Automation on the Economy

Bearing the fruit of automation has its costs and benefits

Historically, automation has created more jobs—directly and indirectly—than it has destroyed. By reducing the human labor needed to complete routine tasks, automation inherently increases labor productivity: as tasks cost less to perform, the price for goods and services decreases. With lower prices, consumers have more income to spend on other goods and services, providing more labor for other productive tasks. In this cycle of increasing productivity, automation creates new tasks and jobs in industries that did not previously exist. Economists David Autor and Anna Salomons found that the net effects of productivity growth, of which automation is a significant component, accounted for an 18 percent increase in employment from 1970 through 2007. The McKinsey Global Institute also concluded personal computers created nearly 16 million new jobs in the United States since 1970 despite displacing 4 million jobs

Although automation generates more jobs, growth, and higher living standards overall, it does have a disruptive impact on individuals and communities due to displacements, changes in skilled labor, and income inequality. 

The tasks most vulnerable to automation are routine cognitive and physical tasks; on the other hand, the least susceptible involve core skills that are difficult to automate such as critical thinking, social skills, management, decision making, planning, and innovation. In a recent paper, MIT researcher and economist Frank Levy explained a socioeconomic “hollowing-out” effect due to middle-skill jobs comprising a greater share of easily automated tasks.

 “Automation of the lowest wage jobs and highest wage jobs are hard because these jobs require unstructured physical activity and unstructured social interaction. Meanwhile, automation’s impact is relatively larger in mid-wage occupations because they involve relatively higher levels of structured physical and/or cognitive tasks.”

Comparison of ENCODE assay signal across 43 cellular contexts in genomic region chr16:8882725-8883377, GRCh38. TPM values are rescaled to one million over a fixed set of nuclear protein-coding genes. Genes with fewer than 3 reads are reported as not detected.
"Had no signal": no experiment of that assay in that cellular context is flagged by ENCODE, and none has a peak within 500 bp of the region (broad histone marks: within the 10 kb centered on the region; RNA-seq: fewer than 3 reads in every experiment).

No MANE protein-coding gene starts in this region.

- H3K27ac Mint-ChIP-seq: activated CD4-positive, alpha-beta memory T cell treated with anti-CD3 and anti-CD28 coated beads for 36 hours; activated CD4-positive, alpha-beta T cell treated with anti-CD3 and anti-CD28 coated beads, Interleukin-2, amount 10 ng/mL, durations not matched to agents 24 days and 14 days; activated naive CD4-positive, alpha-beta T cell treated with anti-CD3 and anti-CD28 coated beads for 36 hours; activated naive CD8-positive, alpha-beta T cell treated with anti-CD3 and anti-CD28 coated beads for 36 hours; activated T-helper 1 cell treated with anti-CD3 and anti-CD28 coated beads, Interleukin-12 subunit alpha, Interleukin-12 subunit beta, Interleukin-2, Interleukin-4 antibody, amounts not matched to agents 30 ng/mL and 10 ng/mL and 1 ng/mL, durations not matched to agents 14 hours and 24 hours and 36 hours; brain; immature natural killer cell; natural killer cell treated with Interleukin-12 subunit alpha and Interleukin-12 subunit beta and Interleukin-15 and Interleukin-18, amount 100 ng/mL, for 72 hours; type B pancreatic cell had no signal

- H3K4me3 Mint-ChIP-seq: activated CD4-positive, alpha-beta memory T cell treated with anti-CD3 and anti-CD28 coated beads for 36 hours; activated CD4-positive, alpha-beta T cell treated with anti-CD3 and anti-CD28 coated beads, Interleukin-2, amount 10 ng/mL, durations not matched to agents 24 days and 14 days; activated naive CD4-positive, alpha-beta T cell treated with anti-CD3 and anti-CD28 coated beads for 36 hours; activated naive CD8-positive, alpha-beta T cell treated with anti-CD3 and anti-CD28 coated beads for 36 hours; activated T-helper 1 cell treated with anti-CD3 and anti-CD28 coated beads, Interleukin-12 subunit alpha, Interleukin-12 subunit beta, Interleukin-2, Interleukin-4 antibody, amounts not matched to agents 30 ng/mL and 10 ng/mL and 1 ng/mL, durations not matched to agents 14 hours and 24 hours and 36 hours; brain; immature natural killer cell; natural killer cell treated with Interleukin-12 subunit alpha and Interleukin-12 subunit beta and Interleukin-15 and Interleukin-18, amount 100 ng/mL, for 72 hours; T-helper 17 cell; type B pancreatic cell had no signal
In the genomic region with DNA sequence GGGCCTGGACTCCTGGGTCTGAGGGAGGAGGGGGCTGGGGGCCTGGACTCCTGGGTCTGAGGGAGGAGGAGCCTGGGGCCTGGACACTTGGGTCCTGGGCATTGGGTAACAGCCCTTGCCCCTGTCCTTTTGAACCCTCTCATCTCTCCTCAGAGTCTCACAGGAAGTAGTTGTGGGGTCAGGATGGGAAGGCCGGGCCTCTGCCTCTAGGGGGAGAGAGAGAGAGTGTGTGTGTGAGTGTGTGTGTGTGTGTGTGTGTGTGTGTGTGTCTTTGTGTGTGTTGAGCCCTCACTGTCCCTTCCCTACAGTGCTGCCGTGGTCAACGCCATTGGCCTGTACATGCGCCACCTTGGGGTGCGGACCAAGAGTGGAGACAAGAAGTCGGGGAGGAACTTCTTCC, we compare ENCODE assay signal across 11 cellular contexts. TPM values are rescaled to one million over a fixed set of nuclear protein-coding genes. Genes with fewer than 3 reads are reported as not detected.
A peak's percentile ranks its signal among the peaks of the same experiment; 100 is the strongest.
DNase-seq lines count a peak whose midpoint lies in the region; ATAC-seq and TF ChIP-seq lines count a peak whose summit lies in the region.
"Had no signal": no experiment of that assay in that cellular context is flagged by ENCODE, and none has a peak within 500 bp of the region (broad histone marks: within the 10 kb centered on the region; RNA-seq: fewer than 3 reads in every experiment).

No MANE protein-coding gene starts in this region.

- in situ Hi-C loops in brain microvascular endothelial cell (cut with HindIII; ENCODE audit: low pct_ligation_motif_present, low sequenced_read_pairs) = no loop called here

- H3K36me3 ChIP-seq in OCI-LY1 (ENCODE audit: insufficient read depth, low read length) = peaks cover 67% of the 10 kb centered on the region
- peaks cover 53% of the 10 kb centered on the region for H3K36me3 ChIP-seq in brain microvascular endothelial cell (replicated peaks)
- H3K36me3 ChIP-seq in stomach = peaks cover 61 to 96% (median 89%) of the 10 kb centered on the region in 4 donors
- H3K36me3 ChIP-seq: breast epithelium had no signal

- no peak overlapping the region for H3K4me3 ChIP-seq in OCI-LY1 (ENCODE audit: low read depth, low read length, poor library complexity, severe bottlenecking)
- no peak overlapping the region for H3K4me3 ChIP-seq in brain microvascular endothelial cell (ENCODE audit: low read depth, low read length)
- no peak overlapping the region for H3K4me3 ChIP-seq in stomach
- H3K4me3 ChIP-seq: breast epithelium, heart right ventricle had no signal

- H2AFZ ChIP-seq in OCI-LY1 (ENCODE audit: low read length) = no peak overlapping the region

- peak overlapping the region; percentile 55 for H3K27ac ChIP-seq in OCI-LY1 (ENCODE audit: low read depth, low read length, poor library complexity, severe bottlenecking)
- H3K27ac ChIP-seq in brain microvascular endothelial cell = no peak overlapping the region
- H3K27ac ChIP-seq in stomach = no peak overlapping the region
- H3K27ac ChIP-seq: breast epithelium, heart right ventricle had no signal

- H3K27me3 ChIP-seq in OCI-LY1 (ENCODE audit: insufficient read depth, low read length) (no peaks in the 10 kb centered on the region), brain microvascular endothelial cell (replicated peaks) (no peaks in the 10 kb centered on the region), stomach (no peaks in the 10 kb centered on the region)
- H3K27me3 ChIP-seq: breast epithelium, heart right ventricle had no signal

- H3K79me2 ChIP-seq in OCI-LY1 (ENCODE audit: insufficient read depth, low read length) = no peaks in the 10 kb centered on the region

In the McKinsey study, analysts estimate that up to 32 percent of workers may need to transition to entirely different occupations by 2030 due to automation. However, the report notably refers to adoption rates of a few specific technologies—such as mobile phones—to extrapolate overall rates of technological innovation and productivity growth. Regardless, displaced workers who lose full-time jobs experience a 35 percent loss in earnings on average, mostly due to unemployment or fewer hours. In a 2011 study on recessions, Till Von Wachter, Jae Song, and Joyce Manchester found that the effects of displacement on workers be lasting, as earnings remained 15 to 20 percent lower 20 years later.

Moreover, the jobs created from automation are not distributed equally among those seeking employment. Between January 2010 and January 2019, the number of employed college graduates aged 25 and over increased in total by 13 million; meanwhile, only 55,000 workers without a college degree were employed during that time.

Historically, policy intervention has mitigated the disruption. The early 20th century fostered a public safety net to improve economic security for American workers and families. The New Deal launched by President Franklin Roosevelt established government services like Unemployment Insurance, Social Security, the Works Progress Administration, Aid to Families with Dependent Children. Contemporaries argued that in addition to aiding the United States’ recovery from the Great Depression, these programs provided key components of a strategy to transition and adjust workers displaced by technology. The Johnson Administration expanded the social safety net in the 1960s with the launch of Medicare, Medicaid, and the food stamp program. Later on, President Lyndon Johnson created the Blue-Ribbon National Commission on Technology, Automation, and Economic Progress, whose members recommended a negative income tax to provide financial support to out of work and low-paid workers to counteract the technological disruption. The US later implemented this idea into the creation of the Earned Income Tax Credit in 1975.

While government investments in education and expansions of the social safety net have been the US’s solution to the detriments of automation, it seems that policymakers may have to strengthen the bulwark against automation once more.

– Dylan Wang